The government could also significantly reduce the cost of electricity by rebalancing the environmental and social levy contributions to monthly energy costs. These are in place to fund energy saving schemes and renewable developments.

These energy efficiency measures, including heating upgrades and insulation, continue to decrease overall energy consumption in the UK by 16% since the year 2000.

However, shifting social levies, such as those that fund the ECO4 scheme, from electricity to natural gas and the remaining levies to general taxation would significantly reduce electricity costs. This could decrease the annual costs of a heat pump by up to £450, according to research by Nesta.

The government will release its decision and evidence for this in 2022, with plans to fully establish a switch by the end of the decade.

More government support

The government estimates that heat pump costs will plummet in the coming years through the industry-led innovations outlined in the Heat and Buildings Strategy.

In the meantime, the government has announced public investment funds, such as the £450 million Boiler Upgrade Scheme (BUS) in England and Wales, to incentivise early adopters into making the switch sooner.

BUS offers £5,000 or £6,000 towards the cost of replacing boilers with heat pumps, depending on the type of installation. However, this will run for 3 years and is capped at 90,000 properties.

77% of those surveyed said that the government should provide more financial help to decarbonise heating.

Boiler Guide founder David Holmes said:

“The data we have gathered points to general public support for decarbonising heating, but it is clear that the vast majority of homeowners think the government should be offering more financial incentives and support.”

He added:

“Most people are aware that the £5000 grant will not come close to the true cost of the installation of a heat pump, this, alongside the fact that heat pumps may not be suitable for millions of homes, is clearly not lost on the public.”

Alternatives to gas boilers

While a majority of those surveyed believe heat pumps are a good alternative to gas boilers (33% compared to 26.28% who don’t), 51% have not yet considered replacing their existing system with a renewable alternative. 35.63% have, while 12.66% haven’t thought about it at all.

Heat pumps do come out on top when it comes to the most considered renewable heating systems with 46.2% stating that a heat pump would be the first choice. Solar panels (31.34%) and electric boilers (17.6%) also feature in the poll of 18,000 homeowners.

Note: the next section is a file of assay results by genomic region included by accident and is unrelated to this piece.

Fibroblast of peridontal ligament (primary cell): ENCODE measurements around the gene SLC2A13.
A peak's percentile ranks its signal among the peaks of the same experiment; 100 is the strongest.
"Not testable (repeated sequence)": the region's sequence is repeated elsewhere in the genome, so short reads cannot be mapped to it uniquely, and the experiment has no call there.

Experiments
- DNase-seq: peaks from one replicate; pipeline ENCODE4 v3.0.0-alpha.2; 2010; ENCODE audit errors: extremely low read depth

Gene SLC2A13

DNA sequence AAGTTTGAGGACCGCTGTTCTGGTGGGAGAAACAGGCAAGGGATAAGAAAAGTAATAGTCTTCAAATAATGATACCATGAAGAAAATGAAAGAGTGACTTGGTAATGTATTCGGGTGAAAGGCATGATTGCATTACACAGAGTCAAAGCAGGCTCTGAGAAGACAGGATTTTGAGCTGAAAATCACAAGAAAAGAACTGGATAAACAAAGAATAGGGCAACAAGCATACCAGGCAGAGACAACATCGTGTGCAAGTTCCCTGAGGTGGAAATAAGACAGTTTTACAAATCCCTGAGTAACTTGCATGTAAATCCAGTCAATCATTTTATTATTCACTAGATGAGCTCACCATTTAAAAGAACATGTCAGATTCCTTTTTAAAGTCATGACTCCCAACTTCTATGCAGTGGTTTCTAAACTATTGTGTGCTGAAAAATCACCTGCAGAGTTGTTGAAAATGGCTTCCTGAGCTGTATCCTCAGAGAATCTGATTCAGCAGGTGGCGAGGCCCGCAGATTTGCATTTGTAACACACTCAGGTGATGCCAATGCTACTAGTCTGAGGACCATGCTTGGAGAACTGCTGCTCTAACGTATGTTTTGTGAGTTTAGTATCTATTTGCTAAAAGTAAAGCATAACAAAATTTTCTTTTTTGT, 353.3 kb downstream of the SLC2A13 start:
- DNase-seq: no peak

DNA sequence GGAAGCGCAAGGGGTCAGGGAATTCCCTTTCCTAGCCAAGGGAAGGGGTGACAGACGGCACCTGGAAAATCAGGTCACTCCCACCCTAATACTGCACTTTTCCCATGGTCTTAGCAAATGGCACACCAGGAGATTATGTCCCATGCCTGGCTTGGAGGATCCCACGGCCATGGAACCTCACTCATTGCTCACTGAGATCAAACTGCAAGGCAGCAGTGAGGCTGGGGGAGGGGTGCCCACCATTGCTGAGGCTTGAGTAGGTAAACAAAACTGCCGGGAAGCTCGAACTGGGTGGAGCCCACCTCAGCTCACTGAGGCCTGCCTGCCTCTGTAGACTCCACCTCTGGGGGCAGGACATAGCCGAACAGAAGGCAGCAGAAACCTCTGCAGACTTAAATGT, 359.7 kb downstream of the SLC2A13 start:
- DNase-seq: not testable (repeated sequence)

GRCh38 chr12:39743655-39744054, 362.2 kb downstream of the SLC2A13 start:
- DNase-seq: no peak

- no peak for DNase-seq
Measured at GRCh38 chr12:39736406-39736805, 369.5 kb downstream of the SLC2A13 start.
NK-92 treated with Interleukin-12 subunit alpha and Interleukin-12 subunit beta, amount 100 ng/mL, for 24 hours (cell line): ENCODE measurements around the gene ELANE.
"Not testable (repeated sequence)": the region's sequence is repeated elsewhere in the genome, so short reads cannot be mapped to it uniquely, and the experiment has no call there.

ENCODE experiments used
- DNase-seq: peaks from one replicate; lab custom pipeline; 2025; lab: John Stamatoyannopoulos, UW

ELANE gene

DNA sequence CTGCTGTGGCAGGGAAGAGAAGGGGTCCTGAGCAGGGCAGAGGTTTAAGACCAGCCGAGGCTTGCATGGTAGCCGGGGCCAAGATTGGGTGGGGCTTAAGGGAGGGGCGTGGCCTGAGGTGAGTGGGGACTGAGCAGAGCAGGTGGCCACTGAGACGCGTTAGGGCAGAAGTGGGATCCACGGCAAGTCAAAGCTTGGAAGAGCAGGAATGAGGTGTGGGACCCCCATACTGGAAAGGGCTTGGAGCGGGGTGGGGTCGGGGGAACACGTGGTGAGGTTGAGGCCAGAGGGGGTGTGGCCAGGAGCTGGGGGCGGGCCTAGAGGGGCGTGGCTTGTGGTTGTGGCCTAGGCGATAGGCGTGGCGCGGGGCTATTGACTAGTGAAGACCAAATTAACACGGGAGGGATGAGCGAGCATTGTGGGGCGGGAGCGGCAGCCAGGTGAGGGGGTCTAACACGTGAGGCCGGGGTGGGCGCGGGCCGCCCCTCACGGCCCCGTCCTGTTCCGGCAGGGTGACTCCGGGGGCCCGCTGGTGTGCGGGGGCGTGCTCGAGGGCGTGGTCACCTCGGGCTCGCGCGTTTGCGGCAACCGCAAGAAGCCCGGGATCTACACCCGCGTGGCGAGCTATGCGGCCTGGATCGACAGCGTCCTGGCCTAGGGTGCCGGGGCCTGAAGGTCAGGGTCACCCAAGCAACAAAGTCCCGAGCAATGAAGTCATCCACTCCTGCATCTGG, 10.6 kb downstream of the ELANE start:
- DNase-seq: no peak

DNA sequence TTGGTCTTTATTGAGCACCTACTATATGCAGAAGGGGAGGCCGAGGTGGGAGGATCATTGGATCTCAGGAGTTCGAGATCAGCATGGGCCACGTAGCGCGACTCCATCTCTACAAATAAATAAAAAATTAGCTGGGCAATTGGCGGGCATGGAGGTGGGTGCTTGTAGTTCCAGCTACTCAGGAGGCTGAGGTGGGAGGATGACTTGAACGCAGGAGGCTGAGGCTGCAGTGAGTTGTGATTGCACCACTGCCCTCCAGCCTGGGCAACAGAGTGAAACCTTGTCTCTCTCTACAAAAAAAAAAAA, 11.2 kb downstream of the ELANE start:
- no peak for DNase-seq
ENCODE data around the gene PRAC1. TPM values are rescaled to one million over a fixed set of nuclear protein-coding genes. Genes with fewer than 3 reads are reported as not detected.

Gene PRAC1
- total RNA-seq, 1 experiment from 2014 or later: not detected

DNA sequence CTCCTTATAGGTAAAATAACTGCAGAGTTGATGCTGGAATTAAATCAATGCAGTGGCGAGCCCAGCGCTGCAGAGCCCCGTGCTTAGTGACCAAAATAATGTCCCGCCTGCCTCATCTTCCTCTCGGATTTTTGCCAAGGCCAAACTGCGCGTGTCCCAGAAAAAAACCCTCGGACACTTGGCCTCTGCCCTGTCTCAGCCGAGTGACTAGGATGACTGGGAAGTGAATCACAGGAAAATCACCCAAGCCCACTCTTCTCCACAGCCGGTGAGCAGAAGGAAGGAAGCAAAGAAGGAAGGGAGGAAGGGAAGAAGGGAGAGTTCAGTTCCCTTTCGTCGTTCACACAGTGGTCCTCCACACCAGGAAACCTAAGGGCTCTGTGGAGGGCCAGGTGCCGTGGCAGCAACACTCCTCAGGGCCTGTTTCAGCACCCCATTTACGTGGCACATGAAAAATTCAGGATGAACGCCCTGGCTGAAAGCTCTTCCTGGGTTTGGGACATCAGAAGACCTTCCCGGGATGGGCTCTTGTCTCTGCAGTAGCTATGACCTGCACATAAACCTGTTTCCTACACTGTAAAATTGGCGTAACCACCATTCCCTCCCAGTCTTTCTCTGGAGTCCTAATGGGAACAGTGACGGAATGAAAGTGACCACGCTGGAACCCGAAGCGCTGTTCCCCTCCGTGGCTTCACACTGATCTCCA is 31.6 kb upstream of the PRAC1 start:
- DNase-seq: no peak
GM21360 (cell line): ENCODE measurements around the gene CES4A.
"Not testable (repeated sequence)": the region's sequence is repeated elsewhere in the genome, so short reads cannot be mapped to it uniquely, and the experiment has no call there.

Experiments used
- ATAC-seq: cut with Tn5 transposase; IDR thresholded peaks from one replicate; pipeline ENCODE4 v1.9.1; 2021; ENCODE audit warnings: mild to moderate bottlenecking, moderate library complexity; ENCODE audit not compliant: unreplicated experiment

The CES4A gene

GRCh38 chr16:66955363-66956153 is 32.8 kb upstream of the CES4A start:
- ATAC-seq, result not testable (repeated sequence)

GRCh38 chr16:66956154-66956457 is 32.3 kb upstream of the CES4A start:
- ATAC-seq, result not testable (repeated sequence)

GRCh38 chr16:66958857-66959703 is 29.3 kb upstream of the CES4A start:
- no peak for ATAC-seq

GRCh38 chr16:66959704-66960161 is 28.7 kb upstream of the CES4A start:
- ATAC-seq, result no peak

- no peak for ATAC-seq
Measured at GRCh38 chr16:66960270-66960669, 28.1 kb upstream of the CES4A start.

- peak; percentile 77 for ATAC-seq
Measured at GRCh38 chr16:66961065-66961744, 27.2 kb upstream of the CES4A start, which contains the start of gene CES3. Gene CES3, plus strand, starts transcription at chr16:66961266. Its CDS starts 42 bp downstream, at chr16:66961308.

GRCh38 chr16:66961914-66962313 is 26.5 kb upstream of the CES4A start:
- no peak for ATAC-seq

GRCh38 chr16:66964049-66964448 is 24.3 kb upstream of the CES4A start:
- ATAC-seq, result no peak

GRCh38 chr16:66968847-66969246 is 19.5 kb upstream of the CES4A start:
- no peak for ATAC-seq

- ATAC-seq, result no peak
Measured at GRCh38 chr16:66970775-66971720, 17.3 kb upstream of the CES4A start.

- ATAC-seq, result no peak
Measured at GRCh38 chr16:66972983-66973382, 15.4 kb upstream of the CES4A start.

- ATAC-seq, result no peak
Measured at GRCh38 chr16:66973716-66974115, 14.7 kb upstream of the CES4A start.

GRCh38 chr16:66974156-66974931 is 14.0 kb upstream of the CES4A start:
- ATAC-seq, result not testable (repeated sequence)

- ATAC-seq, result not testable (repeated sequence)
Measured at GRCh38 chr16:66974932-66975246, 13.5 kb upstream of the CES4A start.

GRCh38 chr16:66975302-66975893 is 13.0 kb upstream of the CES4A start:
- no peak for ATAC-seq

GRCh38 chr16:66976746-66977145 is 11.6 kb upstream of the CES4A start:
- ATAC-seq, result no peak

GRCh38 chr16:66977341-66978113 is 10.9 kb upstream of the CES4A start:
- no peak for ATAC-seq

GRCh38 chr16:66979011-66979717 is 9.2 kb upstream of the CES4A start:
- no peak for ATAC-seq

How much?

How much would you pay?
Customers were also asked how much they would be willing to pay to decarbonise their home's heating. 37.42% said between £1 - £2,999, while 33.96% stated that they would not spend anything. 18.6% responded with £3,000 - £5,999, 6.5% would stretch to £6,000-£9,999. 3.46% of those surveyed are willing to pay over £10,000 to go green at home.

David Holmes said:

“It is unsurprising to see that the majority of customers are happy to pay for a renewable system if the price is comparable with a new gas boiler. The reality, however, is that the costs of heat pumps and solar installations will usually exceed £10,000 and it seems there is little public appetite or ability to invest such large sums of money to replace a system they are happy with.”

In April 2022, the government also reduced the VAT rate to 0%, down from 5%, for energy-saving materials in UK homes till 31 March 2027.

No-Go for Net Zero?

We also asked customers if they believe the UK can achieve net-zero targets. Just 31.55% of those surveyed think that the “UK can reach carbon net-zero by 2050” compared to 68.45% who think this won’t happen.

One of those surveyed said:

“It’s too expensive for the average person to replace gas boilers”

while another commented:

“When people see other countries refusing to make sacrifices and making no effort to bring down their use of coal etc - they will refuse to comply”.

Will the UK reach carbon net zero?

Ciaran Wark

About the author

Ciaran Wark

Ciaran has previous experience writing about emerging sustainable technology in the aviation sector, as well as writing for social justice issues on charitable platforms. He now focuses on the world of domestic heating, energy saving and the green transition.